The government, not always obviously, and concerned environmentalists – who are increasingly resorting to courts in the face of a bureaucratic laissez-faire attitude to a clean environment – are directing their energies at keeping SA’s water clean, but whether they are fighting a losing battle given poor attention to essential maintenance is the big question.
Last week, the North Gauteng High Court dismissed an appeal by two Mpumalanga municipalities that were ordered to supply their residents with clean water, says a report on the IoL site. The Gert Sibande and Chief Albert Luthuli municipalities in Carolina were taken to court last month by residents, claiming the water provided to them was not suitable for human consumption. Residents complained that their water had been polluted since January, allegedly by coal mines in the area. Judge Moses Mavundla ordered the municipalities to provide each person with a minimum of 25 litres of drinkable water per day. Mavundla’s ruling still stands, the report notes.
Mavundla’s decision was welcomed by the DA, notes a report in The Times. The party’s Chief Whip in Mpumalanga James Masango said it was evident the municipalities did not intend to abide by the court order issued in July. ‘The fact that both municipalities had the audacity to appeal and to apply for relief while the appeal process is ongoing, shows that they did not intend to abide by the court’s order from the outset,’ he said. ‘They instead chose to waste more taxpayers’ money, which could have been used to deliver water in the first place, by applying for relief and having costs awarded against them,’ Masango is quoted as saying. He said the DA hoped the thwarted court bid would serve as a valuable lesson to the two municipalities, to deliver on their constitutional mandate.
The government is tackling acid mine drainage (AMD), too, on a short and a long term basis. A report in The Star notes that the R18m feasibility study for a long-term solution to address AMD associated with the East, Central and West Rand underground mining basins in Gauteng got under way at the start of the year and will have to be finished by February. It will investigate several options possibly to treat the water to industrial or drinking quality and curb the rising salinity of the Vaal River. Meanwhile, the Trans-Caledon Tunnel Authority is leading the government’s short-term solution, which entails pumping and partially treating the AMD by neutralising the heavy metals. But it does not eliminate the high salt load content of AMD and will discharge 800 tons of salts a day into the Vaal from the Central and Eastern Basins. ‘You’ve got a strange situation now where the master plan is not in place but you’re keeping up with this short-term intervention. We sit with an emergency that we have to deal with and we have no other choice but to start pumping and do the best we can,’ says Jurgo van Wyk, the Department of Water Affairs scientist leading the government’s long-term project to deal with Acid Mine Drainage in the Witwatersrand.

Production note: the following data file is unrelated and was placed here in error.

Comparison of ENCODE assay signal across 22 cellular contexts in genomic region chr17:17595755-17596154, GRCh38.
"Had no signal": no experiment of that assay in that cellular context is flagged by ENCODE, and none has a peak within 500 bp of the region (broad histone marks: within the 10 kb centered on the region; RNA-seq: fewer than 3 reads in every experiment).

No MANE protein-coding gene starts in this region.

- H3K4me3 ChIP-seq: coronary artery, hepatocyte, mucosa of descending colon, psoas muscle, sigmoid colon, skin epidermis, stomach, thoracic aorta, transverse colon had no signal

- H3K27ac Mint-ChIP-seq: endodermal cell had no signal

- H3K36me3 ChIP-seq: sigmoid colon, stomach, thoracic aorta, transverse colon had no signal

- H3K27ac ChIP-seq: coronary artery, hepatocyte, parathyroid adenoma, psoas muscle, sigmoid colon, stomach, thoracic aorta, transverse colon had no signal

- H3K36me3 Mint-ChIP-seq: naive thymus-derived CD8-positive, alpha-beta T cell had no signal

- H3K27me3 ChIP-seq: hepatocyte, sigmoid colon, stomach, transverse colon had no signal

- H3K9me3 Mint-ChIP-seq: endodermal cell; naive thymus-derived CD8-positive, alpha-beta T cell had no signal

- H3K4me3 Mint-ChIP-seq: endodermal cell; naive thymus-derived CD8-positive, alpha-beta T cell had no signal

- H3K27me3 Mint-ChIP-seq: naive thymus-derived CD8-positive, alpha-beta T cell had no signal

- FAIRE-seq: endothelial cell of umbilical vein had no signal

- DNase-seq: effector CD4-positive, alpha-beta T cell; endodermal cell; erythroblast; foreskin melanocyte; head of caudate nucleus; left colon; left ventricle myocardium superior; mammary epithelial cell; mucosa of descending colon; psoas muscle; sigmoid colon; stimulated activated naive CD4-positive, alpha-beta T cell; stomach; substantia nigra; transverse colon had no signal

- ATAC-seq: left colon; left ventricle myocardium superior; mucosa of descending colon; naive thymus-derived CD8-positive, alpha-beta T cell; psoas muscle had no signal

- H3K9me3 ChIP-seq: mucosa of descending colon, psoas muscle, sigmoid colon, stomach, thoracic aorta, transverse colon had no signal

Meanwhile, experts say that SA must improve its water infrastructure maintenance. SA’s backlogs in electricity infrastructure maintenance of R33bn, and water infrastructure maintenance of R2.66bn annually, threaten the economy and social stability. According to a Business Day report, the backlogs can be attributed, in part, to the government’s bid to correct apartheid-era inequalities, which has meant a focus on building new infrastructure at the expense of maintaining existing infrastructure. The SA Institution of Civil Engineering’s 2011 Infrastructure Report Card warns of a ‘culture of complacency’, pointing to ‘substantial maintenance non-compliance’ across SA. ‘It disheartens me. We say over and over again that maintenance is crucial and it doesn’t get done,’ says civil engineer Kevin Wall, of the Council for Scientific and Industrial Research, leader of the team that produces the report cards. The Blue Drop report highlights in red those water jurisdictions where the water is not safe to drink. This year’s report ‘red-tags’ 22. The SA Local Government Association is aware of the maintenance problems and wants an ‘infrastructure refurbishment fund’ to help it leverage private-sector investment. Maintenance could also help solve what is arguably SA’s toughest problem — creating jobs for millions of unskilled citizens. SA’s unemployment rate hovers around 25%, and many without work do not have skills, the report quotes Wall as saying.
In general, the courts and South African legal system have been quite consistent when it comes to water issues – the judgements issued usually order the municipalities (or other state organs) to rectify the problem. However, it seems that municipalities do not take these judgements seriously and seldom comply in time. There seems to be no penalty for ensure that municipalities are compliant. South Africa’s water scarcity issues must also be tackled by individuals and private enterprises. Water conservation systems such as rainwater harvesting and rainwater tanks can be implemented privately relatively cheaply. Water tanks are also useful for storing municipal water for times of water supply cuts. JoJo Tanks manufacture a huge range of plastic tanks and other products; click on the links below for more information.
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